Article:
One of the Eagles Rests After Another Day of Nesting in D.C.

The Mobile Library

The hairdresser has recently moved house. Naturally, when I come for a cut, that subject comes up, and the first few minutes of the appointment are conveniently filled by topical conversation about boxes.

‘Do you know how many boxes we’ve moved?’
‘How many?’
‘One hundred and fifty.’
‘One hundred and fifty?!’ I think that is a wonderful round number.
‘Yes – your head a bit to the side – that many. Not all of them large, of course. About a half had books in them, and you don’t want to put too many books in a single box.’

We are quiet for a bit, in silent agreement that one really does not want to put too many books in a single box. Then I say:

‘I dread the prospect of moving.’
‘Do you?’
‘It’s all well when you have your books on the shelves, and they take deceptively little space. It is an entirely different matter when you need to pack. I have a terrible suspicion my partner and I ‘ve got too many.’

The hairdresser does not reply straight away. He goes on arranging his tools and fixes a black dressing cape around my neck. As he starts combing my fringe this way and that, he says:

‘We bought our first house in Oxford back in the ‘80s, in Summertown. It belonged to Iris Murdoch and John Bayley, but we did not know that at first. That house was covered in books. They were everywhere. The stairs had a pile of books on each side. There was just a narrow path to go up or down in the middle. In fact, there were so many books, it was the reason they were moving. They needed a place for a bigger library.’

I am yet to read either Iris Murdoch or John Bayley, but anyone with a book obsession of that magnitude evokes respect and interest.

‘When the agent let us in, the house was supposed to be empty. But Iris Murdoch was at home, working, and we were introduced to her. She looked like a bird in a nest. There were piles of books and papers on her desk – so many papers, they were rolling off onto the floor. And the floor looked just the same, covered in books and papers. There were two bookcases behind her desk, entirely full. She was sitting in the middle of it all, like a bird in a nest. I wished I had a camera with me, it looked like such a great photo. You could imagine it on the cover of Time.’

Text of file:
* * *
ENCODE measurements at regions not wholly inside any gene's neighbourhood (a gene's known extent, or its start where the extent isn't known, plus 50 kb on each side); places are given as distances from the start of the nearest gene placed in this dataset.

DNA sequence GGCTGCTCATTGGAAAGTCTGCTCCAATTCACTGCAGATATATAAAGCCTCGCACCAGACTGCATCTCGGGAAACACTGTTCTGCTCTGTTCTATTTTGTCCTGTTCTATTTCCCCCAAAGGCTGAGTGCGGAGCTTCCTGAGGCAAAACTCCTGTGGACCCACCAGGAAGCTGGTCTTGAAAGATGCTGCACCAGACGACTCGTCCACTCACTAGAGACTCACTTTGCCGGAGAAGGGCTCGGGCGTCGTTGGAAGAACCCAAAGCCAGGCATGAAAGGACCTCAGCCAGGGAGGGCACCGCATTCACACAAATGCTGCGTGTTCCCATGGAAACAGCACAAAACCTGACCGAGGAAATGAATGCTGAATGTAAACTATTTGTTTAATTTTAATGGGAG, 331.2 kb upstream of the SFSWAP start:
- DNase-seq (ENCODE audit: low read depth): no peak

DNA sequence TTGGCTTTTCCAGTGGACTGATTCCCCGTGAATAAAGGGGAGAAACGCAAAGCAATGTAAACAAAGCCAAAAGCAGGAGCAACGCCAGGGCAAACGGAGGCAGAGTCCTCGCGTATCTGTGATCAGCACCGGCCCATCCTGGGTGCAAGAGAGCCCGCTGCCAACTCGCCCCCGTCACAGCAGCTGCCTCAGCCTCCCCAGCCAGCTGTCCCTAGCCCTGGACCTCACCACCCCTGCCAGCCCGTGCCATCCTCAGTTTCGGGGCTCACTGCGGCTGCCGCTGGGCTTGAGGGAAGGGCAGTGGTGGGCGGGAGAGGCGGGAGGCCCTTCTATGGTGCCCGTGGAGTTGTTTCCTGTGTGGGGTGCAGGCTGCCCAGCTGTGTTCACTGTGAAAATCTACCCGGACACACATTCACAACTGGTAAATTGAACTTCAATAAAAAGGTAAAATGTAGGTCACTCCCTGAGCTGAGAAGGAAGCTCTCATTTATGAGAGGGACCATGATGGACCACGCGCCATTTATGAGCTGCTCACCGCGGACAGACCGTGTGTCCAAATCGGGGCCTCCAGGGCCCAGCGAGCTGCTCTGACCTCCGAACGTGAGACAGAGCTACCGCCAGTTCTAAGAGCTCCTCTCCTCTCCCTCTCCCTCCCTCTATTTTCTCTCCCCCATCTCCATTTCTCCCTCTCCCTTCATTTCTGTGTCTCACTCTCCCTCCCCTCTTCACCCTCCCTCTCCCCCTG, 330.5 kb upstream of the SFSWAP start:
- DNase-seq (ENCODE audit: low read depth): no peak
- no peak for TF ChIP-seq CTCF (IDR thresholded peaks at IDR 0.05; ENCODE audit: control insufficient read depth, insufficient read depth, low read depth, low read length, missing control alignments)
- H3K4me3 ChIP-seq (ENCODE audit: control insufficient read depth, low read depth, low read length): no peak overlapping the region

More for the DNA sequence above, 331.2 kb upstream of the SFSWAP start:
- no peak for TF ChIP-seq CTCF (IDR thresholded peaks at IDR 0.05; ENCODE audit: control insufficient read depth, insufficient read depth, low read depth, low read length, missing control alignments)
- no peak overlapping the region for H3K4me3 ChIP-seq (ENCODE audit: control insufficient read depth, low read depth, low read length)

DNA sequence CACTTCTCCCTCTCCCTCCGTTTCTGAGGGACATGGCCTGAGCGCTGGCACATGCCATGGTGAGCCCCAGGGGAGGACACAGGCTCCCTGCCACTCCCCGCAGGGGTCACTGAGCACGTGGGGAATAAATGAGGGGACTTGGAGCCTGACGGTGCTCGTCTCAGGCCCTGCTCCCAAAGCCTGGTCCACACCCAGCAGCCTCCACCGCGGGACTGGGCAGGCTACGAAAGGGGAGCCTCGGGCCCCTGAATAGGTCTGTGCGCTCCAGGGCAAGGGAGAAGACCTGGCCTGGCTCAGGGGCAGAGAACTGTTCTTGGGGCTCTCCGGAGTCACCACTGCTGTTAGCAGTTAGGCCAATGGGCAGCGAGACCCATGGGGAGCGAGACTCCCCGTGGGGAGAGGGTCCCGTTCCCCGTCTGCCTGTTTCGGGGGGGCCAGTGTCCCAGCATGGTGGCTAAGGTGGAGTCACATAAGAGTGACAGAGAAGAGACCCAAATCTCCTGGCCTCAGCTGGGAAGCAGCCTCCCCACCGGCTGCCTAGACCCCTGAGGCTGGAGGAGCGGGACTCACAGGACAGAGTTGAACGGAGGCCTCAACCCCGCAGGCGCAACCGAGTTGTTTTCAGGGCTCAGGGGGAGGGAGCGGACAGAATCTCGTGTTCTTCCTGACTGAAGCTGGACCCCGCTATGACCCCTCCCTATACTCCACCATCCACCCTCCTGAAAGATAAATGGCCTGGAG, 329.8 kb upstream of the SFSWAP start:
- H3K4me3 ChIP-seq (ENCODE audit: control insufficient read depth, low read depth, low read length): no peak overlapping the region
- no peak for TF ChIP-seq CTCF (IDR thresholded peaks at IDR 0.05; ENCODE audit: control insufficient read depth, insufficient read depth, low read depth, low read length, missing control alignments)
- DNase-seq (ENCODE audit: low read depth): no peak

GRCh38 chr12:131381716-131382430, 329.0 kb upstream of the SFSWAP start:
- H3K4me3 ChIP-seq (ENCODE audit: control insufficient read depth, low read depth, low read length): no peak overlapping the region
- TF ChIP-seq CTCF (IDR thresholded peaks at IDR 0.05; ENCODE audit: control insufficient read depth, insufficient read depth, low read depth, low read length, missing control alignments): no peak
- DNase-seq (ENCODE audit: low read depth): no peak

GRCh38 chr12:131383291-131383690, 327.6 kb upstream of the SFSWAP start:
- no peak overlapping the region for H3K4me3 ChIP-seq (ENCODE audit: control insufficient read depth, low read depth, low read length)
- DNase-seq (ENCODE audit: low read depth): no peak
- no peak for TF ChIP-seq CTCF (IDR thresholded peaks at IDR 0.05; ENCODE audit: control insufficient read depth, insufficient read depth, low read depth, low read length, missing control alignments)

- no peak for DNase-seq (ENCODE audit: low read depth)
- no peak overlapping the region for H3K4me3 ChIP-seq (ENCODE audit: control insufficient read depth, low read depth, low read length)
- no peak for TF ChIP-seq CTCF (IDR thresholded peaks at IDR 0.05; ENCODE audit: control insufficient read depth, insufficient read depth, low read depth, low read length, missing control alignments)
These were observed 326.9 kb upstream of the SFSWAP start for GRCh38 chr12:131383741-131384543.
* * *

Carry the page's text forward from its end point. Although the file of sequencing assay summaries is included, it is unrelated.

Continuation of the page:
The snipping of scissors fills the silence that follows. I think of an old flat back in Saint Petersburg. M.’s family lived there for four generations, and in the end that place contained more personal history than an average biography. There were bookshelves put on top of bookcases, since the high ceilings allowed for archaeological strata.

‘Anyway, through the purchase of that house we became friends with them. They would invite us over, and we got introduced to a whole other Oxford circle. They often had dinners, at the new place in Charlbury Road. Speaking of the new place–’

He pauses and catches my eye in the mirror before me. His face crinkles from the joke he is about to tell.

‘We visited them over a period of time, and the thing is: it took them less than two years to fill that house with books as well.’

John Bayley and Iris Murdoch at Their Oxford Home, 1986
JOHN BAYLEY AND IRIS MURDOCH AT THEIR OXFORD HOME. 1986. TERRY SMITH & THE LIFE IMAGES COLLECTION / THE NEW YORK TIMES

Current album: MGMT, MGMT
Current book: Daniel Clowes, The Death-Ray
Current TV series: Keeping Up with the Kardashians, Series 1 (2007)

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